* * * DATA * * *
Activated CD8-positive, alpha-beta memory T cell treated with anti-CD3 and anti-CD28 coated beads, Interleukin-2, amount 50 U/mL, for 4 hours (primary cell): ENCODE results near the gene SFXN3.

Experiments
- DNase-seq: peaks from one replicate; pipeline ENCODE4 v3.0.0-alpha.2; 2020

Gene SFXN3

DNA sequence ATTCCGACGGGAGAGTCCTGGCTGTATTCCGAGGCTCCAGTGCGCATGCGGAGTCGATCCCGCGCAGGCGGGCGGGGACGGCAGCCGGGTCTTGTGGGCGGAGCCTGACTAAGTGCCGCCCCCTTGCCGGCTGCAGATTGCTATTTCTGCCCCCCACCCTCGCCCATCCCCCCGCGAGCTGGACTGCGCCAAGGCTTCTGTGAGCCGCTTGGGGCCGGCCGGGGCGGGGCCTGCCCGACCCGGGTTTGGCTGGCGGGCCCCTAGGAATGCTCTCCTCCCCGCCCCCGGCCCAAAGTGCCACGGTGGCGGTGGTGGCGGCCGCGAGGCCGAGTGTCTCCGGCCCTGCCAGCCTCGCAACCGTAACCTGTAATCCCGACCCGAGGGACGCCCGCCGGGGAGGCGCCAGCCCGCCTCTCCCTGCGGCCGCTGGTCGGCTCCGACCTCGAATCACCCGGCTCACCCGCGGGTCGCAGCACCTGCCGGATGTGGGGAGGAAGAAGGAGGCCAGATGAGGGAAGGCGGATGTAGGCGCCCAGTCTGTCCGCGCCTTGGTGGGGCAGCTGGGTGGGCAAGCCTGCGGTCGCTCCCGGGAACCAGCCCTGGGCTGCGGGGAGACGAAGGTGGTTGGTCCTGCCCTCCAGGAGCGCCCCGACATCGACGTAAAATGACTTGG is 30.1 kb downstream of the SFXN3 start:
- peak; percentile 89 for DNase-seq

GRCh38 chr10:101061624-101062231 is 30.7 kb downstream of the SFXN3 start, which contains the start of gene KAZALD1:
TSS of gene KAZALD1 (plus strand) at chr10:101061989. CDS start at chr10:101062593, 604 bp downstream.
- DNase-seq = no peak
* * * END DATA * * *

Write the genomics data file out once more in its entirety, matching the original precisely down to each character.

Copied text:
Activated CD8-positive, alpha-beta memory T cell treated with anti-CD3 and anti-CD28 coated beads, Interleukin-2, amount 50 U/mL, for 4 hours (primary cell): ENCODE results near the gene SFXN3.

Experiments
- DNase-seq: peaks from one replicate; pipeline ENCODE4 v3.0.0-alpha.2; 2020

Gene SFXN3

DNA sequence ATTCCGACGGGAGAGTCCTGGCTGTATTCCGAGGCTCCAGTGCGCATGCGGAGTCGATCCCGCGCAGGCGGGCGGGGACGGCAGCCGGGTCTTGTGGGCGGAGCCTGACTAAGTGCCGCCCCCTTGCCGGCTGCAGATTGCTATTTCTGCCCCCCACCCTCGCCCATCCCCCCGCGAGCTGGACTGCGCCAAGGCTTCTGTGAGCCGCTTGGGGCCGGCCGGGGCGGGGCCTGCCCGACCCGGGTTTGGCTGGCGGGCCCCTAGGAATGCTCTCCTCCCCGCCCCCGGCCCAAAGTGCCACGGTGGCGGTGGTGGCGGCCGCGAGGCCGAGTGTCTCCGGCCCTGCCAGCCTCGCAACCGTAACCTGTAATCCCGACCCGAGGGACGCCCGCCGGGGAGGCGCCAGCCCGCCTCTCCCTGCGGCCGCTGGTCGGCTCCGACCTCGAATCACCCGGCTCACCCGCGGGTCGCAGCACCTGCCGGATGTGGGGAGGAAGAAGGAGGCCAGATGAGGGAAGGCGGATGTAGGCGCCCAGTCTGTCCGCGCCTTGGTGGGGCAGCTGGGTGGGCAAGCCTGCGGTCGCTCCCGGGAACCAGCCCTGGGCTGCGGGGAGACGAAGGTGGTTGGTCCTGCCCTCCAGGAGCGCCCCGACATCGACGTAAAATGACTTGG is 30.1 kb downstream of the SFXN3 start:
- peak; percentile 89 for DNase-seq

GRCh38 chr10:101061624-101062231 is 30.7 kb downstream of the SFXN3 start, which contains the start of gene KAZALD1:
TSS of gene KAZALD1 (plus strand) at chr10:101061989. CDS start at chr10:101062593, 604 bp downstream.
- DNase-seq = no peak